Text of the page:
14. Jagdpanzer (“Yah-gd Ponz her”): Literally, “Hunter Tank”; any tank destroyer. Jagd (“the hunt”) is sometimes replaced by Jäger (“hunter”) as in Panzer jäger Abteilungen (“tank destroyer battalions”). Other variants include specific vehicles like the Jagdpanther and Jagdtiger.
15. Kampfgruppe (“compf groop-uh”): "Fighting group"; a loose term for any ad-hoc combat formation with a specific task, often comprising troops and vehicles from various unrelated units. The plural is Kampfgruppen with an "n" at the end (the most-common way of making a noun plural).
16. Kraftfahrzeug (“Croft far tsoyg”): Any powered vehicle, abbreviated Kfz.
17. Krankenkraftwagen (pronounced "Kronk-un-Croft-vah-guhn"): Ambulance.
18. Kriegsmarine (“creegs marine-uh”): The German Navy in WW II (the military branch, not including the merchant marine).
19. KWK: short for Kampfwagenkanone (“Croft vah-gon kah-no-ne”): Literally “fighting vehicle gun,” aka tank gun.
20. Lafette (pronounced “lah-fet-uh”): Gun platform (actually a French noun taken over whole into German but with a German pronunciation).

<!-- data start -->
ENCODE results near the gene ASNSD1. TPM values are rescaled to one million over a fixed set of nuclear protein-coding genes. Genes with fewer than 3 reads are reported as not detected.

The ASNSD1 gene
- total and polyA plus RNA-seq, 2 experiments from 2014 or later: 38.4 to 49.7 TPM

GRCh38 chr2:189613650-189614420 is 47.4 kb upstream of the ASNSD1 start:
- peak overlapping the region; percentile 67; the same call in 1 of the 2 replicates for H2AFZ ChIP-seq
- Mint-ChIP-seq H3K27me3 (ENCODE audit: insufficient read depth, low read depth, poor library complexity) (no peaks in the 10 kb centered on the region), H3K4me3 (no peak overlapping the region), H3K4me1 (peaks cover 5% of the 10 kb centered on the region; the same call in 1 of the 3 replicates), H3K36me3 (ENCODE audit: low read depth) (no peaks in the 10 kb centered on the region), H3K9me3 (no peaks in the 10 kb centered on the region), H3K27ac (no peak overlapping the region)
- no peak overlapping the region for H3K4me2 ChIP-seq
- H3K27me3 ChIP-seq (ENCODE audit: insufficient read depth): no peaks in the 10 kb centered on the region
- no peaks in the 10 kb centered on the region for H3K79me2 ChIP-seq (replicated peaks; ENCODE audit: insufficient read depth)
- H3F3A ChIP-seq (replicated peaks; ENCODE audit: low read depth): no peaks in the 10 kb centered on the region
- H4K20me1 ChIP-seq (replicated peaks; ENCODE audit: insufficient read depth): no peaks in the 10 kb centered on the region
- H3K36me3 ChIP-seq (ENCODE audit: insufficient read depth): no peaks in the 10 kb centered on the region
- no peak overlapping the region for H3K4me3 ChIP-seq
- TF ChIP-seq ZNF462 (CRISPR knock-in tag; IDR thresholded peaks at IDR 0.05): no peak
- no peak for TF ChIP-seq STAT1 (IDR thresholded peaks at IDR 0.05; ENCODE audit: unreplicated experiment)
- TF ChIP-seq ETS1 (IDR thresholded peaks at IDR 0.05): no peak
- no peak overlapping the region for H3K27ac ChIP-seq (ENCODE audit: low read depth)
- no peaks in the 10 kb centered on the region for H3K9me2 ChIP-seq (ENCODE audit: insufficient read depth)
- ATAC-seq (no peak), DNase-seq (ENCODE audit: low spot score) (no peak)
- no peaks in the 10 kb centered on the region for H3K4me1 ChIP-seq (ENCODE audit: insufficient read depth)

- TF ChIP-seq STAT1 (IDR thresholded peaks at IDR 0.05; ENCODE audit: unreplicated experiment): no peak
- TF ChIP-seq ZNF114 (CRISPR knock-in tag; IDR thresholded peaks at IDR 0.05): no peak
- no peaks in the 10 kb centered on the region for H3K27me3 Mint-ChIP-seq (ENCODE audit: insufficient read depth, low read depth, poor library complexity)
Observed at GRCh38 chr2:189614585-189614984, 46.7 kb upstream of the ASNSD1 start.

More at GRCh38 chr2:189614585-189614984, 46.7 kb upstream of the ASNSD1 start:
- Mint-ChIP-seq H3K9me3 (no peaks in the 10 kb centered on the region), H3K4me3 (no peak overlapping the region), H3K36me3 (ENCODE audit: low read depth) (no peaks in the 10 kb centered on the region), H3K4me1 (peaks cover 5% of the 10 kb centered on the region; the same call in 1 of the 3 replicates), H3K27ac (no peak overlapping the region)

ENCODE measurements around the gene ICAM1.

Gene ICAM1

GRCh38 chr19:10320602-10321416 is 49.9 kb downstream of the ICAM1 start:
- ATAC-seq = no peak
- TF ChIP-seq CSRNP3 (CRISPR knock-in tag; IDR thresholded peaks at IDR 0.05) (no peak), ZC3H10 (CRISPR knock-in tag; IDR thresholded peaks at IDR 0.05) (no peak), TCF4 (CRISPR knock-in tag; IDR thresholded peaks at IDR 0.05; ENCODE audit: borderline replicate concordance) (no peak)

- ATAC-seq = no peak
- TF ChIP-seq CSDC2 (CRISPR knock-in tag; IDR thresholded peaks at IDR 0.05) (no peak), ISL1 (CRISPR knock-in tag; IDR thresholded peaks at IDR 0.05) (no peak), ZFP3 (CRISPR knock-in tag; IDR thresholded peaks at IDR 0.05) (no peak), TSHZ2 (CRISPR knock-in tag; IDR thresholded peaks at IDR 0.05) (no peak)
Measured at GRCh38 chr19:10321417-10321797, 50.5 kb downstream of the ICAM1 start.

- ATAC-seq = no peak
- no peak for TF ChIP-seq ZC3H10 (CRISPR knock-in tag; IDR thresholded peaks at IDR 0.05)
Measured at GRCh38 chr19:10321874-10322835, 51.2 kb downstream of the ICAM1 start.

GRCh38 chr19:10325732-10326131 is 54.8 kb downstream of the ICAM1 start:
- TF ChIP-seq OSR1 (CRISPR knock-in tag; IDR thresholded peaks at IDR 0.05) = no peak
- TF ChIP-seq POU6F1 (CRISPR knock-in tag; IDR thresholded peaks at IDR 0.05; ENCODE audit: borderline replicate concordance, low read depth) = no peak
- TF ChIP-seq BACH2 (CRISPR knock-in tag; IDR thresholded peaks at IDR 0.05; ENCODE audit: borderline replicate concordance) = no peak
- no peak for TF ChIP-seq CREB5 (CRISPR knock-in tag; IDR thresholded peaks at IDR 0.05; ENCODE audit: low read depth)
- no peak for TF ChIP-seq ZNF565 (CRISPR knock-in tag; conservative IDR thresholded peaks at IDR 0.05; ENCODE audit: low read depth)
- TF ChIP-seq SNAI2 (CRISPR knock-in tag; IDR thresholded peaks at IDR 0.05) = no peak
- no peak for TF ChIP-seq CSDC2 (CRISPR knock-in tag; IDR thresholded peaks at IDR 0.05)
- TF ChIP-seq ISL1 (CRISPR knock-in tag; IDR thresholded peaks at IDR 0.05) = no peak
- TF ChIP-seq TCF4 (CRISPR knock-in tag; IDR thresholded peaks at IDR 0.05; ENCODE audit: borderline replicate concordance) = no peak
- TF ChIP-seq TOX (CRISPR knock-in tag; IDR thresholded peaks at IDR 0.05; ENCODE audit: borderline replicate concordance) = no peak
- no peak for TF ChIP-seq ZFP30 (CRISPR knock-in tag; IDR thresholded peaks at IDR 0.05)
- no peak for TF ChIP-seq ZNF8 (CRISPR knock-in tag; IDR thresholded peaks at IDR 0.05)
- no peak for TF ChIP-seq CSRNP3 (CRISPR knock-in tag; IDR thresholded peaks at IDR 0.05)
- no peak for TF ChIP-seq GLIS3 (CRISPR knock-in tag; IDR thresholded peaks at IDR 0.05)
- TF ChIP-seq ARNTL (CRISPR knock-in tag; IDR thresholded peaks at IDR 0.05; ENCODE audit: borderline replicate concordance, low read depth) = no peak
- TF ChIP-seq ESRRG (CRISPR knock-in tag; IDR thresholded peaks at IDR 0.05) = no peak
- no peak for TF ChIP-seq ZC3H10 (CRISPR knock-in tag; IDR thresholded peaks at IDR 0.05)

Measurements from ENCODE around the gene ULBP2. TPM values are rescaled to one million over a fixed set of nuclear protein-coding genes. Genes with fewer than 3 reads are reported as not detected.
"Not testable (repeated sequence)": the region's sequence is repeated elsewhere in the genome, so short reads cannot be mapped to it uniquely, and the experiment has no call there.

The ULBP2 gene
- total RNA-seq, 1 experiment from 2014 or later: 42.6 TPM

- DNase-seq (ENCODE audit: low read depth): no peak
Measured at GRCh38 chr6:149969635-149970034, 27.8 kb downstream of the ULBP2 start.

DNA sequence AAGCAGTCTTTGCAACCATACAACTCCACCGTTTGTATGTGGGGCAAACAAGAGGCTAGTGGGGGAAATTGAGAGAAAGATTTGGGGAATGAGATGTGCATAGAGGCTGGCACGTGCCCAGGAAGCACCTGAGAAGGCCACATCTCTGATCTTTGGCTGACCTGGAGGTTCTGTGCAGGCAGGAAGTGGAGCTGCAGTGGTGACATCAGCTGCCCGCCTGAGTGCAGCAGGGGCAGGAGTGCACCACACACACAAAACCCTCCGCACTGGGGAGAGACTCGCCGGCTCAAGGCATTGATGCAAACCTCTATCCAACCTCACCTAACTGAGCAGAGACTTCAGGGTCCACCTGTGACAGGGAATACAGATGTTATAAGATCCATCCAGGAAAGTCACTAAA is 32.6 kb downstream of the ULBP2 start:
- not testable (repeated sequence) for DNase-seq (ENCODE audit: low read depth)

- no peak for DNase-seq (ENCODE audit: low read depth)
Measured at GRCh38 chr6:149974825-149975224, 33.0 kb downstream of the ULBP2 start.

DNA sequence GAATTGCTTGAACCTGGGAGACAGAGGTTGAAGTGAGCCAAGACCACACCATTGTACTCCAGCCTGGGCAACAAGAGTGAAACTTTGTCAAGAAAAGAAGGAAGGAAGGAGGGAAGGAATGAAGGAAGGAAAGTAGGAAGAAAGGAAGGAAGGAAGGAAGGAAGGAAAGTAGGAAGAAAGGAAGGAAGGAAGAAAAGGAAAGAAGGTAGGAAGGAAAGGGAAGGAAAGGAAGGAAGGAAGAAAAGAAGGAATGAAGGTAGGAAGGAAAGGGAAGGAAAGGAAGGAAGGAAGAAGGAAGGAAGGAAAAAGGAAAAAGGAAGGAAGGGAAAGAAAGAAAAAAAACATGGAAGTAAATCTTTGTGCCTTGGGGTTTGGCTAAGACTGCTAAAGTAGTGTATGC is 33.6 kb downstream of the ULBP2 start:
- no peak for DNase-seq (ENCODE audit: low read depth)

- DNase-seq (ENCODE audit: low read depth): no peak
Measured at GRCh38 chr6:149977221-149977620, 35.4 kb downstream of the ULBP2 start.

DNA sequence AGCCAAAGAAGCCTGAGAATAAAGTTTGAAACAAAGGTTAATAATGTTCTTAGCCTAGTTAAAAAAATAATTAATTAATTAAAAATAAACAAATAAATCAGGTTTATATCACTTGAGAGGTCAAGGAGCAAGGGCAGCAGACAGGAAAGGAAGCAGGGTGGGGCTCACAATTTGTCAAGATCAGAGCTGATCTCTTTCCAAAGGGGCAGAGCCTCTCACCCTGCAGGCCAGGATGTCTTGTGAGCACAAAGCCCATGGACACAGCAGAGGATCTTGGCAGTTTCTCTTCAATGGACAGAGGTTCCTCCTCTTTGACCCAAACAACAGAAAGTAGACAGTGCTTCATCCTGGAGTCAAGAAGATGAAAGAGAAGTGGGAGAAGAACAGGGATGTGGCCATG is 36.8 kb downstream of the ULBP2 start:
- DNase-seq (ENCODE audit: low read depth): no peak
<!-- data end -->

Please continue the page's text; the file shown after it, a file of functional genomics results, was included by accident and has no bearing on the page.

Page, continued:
21. Leibstandarte (pronounced “lie-b shton dart-uh” like “to lie down” and not like “leeward”). Hitler’s personal bodyguard, which eventually grew into the 1st SS Panzer Division. 22. Luftwaffe: Accepted in English without italics, but pronounced with a “V” instead of the W sound, and similar to “Wehrmacht” (VERR macht).
23. Olivgrün (pronounced “o-leave groon”): “Olive green” See Dunkelgelb above.
24. Ostketten (the “ost” is pronounced like “Austen, Texas”): “East tracks” Various track width extensions designed to provide greater traction in the ice and snow of the Eastern front for Germany's narrow-width tracked vehicles like the Pz. III and IV.
25. PAK (pronounced “pock”): Panzer Abwehr Kanone (anti-tank gun). Should be all caps.
26. Panther (pronounced “Pant-er” in German). The famous Panther tank and variants (see Jagdpanther above). NOTE: the "h" is silent when it follows "t" in German.